Butter Keepers

Published March 1, 2013. From Cook's Illustrated.

Butter keepers promise to keep sticks fresh-tasting, so we stored unwrapped butter in seven keepers ($5 to $35) for several weeks and tasted them daily.

Overview:

Keeping an unwrapped stick of butter on hand makes buttering toast, greasing cake pans, and slicing off a pat mid-sauté fast and convenient. But butter’s high fat content means it readily picks up off-flavors, whether it’s onions, last night’s chicken, or the staleness of the fridge. Butter keepers promise to keep sticks fresh-tasting, so we stored unwrapped butter in seven keepers ($5 to $35) for several weeks and tasted them daily. Our first discovery: Air is the enemy. A ceramic model with visible gaps between the lid and the base let butter pick up an “off” taste in just three days. Two non-airtight stainless steel models surrendered freshness on day four; two plastic keepers with loose latches gave up the ghost on day five. That left two completely airtight models still in the running. But one had blue ink markings on its base for portioning butter that streaked during washing; the ink on a backup model (which we didn’t wash) smudged with a mere swipe of our thumb. Our winner has engraved markings for easy measurement, a… read more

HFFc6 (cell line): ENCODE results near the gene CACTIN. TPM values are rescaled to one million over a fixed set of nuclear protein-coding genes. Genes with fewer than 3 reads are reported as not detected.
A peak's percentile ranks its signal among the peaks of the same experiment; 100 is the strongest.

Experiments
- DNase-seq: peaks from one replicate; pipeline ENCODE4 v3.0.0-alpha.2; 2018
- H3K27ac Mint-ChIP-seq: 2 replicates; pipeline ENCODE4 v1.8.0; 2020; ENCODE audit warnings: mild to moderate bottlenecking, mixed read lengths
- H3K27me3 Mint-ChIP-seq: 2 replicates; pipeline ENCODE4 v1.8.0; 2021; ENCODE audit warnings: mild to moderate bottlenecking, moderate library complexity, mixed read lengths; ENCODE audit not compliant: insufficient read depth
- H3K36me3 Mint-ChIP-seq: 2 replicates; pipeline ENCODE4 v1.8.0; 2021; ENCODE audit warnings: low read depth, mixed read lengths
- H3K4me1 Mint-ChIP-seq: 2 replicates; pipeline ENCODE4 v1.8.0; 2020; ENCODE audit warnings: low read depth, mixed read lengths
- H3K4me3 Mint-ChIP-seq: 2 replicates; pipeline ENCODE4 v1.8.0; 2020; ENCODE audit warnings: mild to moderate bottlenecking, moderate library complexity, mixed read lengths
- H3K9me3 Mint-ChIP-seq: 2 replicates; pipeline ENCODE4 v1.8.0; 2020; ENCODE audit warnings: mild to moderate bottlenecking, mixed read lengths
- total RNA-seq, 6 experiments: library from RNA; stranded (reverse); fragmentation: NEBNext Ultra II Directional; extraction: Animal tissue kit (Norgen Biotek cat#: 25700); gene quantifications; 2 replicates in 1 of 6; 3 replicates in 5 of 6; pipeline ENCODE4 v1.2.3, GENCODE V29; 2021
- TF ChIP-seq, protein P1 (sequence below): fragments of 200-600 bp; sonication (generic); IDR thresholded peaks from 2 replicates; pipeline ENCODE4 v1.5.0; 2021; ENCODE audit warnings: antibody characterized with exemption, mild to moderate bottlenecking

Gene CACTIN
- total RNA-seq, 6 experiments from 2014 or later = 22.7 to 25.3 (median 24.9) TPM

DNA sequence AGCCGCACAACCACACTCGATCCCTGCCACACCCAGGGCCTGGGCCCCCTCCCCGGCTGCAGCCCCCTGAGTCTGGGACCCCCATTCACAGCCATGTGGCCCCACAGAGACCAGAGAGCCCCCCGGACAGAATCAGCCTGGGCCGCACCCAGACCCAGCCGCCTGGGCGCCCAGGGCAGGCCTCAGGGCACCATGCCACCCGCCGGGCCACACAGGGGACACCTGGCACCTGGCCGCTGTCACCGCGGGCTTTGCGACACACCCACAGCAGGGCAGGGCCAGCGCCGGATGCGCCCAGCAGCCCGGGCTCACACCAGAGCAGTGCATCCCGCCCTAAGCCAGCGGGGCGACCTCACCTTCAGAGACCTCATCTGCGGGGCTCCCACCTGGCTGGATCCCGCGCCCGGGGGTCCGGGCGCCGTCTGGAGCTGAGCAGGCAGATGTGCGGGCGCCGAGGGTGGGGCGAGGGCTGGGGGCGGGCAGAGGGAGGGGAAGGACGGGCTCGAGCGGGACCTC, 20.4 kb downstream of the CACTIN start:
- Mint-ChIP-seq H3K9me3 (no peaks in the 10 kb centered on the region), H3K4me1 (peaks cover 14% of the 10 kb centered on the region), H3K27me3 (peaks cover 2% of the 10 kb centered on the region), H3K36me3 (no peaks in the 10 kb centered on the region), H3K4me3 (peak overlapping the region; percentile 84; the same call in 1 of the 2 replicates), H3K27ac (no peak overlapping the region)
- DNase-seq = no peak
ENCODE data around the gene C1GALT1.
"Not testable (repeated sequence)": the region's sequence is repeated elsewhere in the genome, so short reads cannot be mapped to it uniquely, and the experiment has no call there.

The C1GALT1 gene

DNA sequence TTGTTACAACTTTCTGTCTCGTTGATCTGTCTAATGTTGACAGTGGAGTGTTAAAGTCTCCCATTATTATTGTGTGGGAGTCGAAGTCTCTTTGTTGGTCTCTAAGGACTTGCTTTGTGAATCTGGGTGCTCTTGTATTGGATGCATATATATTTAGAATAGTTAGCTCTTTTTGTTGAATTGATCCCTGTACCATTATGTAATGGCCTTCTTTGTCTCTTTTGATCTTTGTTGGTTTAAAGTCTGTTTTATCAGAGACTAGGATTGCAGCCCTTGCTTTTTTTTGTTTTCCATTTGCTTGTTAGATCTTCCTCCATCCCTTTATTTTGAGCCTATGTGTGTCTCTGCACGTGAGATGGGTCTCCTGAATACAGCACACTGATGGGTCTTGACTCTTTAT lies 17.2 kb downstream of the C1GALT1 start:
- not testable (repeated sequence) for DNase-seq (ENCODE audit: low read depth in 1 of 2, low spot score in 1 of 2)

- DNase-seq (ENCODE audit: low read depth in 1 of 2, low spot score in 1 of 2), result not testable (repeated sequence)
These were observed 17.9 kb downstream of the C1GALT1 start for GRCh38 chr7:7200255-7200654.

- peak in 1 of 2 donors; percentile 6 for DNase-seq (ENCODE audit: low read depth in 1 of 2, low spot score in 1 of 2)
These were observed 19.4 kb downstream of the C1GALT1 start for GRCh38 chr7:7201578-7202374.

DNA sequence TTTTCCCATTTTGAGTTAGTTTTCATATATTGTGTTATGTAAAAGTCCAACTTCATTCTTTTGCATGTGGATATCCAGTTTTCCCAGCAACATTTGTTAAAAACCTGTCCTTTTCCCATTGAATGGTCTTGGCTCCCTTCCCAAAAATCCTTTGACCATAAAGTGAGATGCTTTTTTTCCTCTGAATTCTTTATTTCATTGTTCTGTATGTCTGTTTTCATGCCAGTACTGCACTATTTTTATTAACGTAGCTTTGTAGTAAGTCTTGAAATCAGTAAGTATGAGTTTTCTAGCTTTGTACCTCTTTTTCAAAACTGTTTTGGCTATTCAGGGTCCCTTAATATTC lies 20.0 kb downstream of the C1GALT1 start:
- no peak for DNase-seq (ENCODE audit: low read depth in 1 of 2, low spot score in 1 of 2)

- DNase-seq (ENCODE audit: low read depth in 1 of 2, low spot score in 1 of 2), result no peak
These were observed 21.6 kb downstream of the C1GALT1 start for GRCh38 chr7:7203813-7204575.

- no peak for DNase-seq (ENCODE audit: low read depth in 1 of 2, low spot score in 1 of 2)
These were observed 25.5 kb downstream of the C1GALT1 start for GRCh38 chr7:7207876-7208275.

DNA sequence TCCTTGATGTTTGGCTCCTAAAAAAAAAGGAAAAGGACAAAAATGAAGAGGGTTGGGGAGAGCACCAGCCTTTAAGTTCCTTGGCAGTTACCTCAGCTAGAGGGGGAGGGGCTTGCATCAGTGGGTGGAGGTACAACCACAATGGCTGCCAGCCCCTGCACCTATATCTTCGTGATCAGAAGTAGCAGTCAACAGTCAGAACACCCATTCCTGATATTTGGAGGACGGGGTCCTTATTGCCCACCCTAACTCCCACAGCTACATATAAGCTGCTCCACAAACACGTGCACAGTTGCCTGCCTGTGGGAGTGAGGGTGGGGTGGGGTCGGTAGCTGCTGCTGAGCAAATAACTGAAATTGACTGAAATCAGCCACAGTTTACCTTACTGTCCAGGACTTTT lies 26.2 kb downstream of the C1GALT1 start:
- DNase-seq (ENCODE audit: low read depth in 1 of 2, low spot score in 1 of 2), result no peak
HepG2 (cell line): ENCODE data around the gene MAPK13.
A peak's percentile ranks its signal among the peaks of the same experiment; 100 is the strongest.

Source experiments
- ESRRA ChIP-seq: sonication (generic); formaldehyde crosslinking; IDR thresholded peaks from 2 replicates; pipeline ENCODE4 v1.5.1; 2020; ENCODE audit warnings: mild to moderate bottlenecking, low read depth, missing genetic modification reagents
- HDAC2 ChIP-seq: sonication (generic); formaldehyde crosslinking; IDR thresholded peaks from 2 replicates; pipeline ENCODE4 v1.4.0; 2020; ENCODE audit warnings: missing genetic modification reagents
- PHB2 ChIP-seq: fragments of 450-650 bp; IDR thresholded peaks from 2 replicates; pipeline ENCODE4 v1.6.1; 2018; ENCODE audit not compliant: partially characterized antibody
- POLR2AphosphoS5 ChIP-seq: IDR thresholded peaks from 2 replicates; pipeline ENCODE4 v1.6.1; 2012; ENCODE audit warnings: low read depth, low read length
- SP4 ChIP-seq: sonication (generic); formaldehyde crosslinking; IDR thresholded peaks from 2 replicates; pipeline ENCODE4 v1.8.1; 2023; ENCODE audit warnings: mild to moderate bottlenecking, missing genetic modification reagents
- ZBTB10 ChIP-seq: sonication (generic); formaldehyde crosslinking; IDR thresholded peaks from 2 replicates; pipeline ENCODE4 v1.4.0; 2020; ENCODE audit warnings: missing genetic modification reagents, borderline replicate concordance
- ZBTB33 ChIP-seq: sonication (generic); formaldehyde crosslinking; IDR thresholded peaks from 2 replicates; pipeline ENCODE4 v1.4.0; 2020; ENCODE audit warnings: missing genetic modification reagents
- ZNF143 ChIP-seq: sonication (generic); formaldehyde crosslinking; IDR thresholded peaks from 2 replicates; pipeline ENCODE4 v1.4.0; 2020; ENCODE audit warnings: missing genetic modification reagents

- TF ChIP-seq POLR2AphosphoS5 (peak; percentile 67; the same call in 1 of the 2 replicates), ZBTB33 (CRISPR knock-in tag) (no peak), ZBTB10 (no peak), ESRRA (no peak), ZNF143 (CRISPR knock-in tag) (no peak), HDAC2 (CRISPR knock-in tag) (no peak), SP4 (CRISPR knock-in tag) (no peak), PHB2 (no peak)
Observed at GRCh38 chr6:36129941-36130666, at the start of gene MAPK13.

Keeping an unwrapped stick of butter on hand makes buttering toast, greasing cake pans, and slicing off a pat mid-sauté fast and convenient. But butter’s high fat content means it readily picks up off-flavors, whether it’s onions, last night’s chicken, or the staleness of the fridge. Butter keepers promise to keep sticks fresh-tasting, so we stored unwrapped butter in seven keepers ($5 to $35) for several weeks and tasted them daily. Our first discovery: Air is the enemy. A ceramic model with visible gaps between the lid and the base let butter pick up an “off” taste in just three days. Two non-airtight stainless steel models surrendered freshness on day four; two plastic keepers with loose latches gave up the ghost on day five. That left two completely airtight models still in the running. But one had blue ink markings on its base for portioning butter that streaked during washing; the ink on a backup model (which we didn’t wash) smudged with a mere swipe of our thumb. Our winner has engraved markings for easy measurement, a removable tray for table service, and a shape that fit a range of stick sizes. Most important, it kept butter fresh-tasting for more than 10 days.

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